JB: OK, well, more or less it works out that for every book you give away you get one. But, that's more or less, because it turns out that's just kinda doesn't work out really well. Like if you have to send a book out to another country, well that costs you more money. So I give you two points if you have to send it to another country. Also, you need to get points to start out and I want you to type books in. So for every ten books you type in, I give you a point as well. There's a couple other places, too. The idea just generally being that it's a community and since it's completely transparent, you can see every book that you've given and received and people can choose to honor your requests or not I kinda give away points fairly generously to good behavior like typing in books and sending them out.
DS: Yeah, I was wondering about that, too. For the listeners out there, I did list a few books, and I got a book from John. It's Cory Doctorow's excellent book that I've been meaning to read for quite a while, Down and Out In The Magic Kingdom. I just got it today, so that was very quick turnaround. I liked the ability when you go into the website and you mark that it was received, you are also able to give a little plus or minus of how you want to rate the person you got the book from. So I was curious about how that will play out, if it does in points or not, if you rate somebody higher or lower. How does it affect them?
JB: Well, the main way that it affects them is that you've got negative points, people are likely to not send you books. So you have the points but you have negative feedback. So you ask for a book and the person absolutely can deny your request, and say "I don't want to send it, you don't look trustworthy." Which is kinda neat. On eBay, if someone bids but they have a shady reputation you still have to accept their bid. I never did like that. That's how that plays out. I don't know. I may do something but I haven't figured it out yet, if you have really good feedback then you should get a point and a half for every book you send out, because you are one of the super-duper people. I don't know, those are things I can play with.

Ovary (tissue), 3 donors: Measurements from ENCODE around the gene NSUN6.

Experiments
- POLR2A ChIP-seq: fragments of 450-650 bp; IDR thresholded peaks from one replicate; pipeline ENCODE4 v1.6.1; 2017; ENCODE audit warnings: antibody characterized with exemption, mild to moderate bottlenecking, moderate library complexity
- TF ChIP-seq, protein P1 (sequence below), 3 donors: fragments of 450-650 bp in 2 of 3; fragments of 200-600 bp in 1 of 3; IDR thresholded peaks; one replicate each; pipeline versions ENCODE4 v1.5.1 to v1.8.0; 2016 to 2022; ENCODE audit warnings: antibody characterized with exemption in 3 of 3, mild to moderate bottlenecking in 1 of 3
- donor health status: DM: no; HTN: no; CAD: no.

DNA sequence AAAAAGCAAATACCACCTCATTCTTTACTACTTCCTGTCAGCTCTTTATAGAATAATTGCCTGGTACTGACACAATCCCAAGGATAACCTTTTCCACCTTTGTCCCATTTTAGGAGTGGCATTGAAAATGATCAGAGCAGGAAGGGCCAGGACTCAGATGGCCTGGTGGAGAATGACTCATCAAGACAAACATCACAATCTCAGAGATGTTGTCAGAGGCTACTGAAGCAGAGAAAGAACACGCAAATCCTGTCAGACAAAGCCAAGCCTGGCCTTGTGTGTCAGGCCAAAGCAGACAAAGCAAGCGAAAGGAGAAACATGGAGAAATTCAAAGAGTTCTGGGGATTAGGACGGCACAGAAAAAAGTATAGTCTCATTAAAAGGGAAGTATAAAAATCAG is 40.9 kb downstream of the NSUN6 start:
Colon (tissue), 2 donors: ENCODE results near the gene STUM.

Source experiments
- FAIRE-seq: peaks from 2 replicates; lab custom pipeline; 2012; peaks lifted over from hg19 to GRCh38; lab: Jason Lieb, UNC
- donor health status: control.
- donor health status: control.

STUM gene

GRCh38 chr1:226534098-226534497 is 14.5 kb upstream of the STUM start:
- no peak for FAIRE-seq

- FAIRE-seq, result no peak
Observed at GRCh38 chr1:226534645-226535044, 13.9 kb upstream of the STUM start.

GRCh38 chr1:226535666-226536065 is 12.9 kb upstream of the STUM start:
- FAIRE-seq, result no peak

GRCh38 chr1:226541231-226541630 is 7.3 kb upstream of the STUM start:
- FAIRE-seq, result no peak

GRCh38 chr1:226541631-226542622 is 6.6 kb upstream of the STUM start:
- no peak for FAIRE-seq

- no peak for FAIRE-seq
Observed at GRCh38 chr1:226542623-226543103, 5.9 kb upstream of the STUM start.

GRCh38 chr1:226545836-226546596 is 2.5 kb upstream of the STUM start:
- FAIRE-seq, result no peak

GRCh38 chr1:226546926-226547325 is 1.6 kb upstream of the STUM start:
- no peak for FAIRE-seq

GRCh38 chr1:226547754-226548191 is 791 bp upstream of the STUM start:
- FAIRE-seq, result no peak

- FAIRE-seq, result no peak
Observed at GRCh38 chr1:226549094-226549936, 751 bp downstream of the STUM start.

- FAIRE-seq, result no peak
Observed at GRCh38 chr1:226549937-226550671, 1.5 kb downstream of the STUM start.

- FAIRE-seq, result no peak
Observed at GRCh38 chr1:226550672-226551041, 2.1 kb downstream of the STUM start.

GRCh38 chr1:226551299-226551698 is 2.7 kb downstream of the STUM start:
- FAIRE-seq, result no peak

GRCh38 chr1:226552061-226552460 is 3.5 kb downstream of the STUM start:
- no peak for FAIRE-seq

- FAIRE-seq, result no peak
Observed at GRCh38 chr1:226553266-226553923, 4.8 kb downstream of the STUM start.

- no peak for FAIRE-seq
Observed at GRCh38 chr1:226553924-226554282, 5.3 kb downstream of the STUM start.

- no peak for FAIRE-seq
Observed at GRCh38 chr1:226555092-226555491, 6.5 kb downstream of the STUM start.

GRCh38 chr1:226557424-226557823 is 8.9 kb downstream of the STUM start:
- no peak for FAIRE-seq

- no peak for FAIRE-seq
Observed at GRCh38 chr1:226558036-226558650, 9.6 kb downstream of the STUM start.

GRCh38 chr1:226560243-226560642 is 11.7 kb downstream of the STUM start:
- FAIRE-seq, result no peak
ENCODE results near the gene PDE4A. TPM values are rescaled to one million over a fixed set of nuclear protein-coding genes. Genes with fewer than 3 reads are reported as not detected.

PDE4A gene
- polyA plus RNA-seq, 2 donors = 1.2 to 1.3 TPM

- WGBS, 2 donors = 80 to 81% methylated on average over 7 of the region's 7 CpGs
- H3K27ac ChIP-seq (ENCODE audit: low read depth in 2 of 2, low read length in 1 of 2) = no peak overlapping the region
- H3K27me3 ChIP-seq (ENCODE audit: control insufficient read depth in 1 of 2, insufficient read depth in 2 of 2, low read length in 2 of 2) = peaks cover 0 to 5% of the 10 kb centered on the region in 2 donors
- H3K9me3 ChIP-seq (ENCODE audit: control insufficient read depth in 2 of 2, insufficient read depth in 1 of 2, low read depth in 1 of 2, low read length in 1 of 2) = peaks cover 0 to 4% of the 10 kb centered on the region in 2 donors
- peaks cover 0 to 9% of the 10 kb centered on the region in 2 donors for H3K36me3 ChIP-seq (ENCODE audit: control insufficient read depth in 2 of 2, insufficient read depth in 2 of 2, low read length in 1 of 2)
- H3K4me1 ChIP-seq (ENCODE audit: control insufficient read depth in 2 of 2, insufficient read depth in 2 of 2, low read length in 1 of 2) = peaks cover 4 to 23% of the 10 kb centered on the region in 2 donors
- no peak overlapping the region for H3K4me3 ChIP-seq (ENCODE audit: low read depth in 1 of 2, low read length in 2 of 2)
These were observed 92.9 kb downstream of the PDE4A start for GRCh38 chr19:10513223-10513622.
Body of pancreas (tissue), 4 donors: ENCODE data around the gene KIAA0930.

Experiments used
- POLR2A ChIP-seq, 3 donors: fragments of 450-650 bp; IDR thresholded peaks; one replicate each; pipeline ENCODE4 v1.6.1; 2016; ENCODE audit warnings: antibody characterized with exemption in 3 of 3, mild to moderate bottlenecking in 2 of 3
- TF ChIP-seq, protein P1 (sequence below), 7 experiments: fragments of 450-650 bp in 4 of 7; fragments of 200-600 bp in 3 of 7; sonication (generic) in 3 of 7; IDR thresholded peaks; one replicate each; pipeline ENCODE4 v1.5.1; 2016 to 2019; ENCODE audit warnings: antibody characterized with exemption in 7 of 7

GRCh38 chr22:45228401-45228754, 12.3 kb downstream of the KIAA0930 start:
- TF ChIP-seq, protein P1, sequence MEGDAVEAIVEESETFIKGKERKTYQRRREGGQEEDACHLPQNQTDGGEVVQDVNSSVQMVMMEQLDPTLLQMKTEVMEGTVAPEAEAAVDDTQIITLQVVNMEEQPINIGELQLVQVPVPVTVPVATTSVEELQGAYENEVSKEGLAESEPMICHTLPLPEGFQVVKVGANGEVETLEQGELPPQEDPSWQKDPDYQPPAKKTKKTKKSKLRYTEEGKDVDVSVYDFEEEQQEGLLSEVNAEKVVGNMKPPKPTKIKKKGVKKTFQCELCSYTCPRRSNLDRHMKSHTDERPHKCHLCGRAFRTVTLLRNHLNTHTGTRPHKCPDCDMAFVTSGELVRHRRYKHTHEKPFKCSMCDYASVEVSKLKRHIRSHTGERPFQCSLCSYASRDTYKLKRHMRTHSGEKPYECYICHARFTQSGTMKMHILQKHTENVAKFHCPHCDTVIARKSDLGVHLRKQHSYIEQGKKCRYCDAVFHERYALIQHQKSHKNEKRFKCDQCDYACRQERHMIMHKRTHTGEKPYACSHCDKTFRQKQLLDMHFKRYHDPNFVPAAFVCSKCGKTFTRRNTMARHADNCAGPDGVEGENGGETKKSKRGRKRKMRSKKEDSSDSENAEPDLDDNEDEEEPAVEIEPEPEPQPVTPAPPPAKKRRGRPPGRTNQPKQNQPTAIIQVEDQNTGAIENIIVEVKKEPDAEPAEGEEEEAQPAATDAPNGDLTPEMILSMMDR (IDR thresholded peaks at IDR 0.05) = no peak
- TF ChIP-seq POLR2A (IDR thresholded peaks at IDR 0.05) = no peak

DS: Absolutely. The site is absolutely free for people to put their books online. The requirement is on the person sending the book to make the payment for the shipping. So that's involved, but how does your website, if it's going to at all, to make any money to keep it running?
JB: Well, the main thing I'm trying to do is make a community where it's lots of fun and that's actually why I do it. Because I already ran a company that did well and I sold it, so I don't need to make a living anymore. So, that's the first thing. Secondly, to make a little bit of money just to pay the bandwidth bill and such, on each book there's a link to Amazon which is helpful for example if you want to read user reviews which is often the case, because I just have the book description. I don't have all of the Amazon discussion there. So if you click Amazon, or let's say you have a book on your wish list, and you've been waiting a few months, and the book hasn't appeared yet. So you click the Amazon link, well in those cases I get 5% back from Amazon, for you buying the book from Amazon, and that's fine. It doesn't cost you anything, it doesn't cost anybody anything. It's just kind of a transparent way.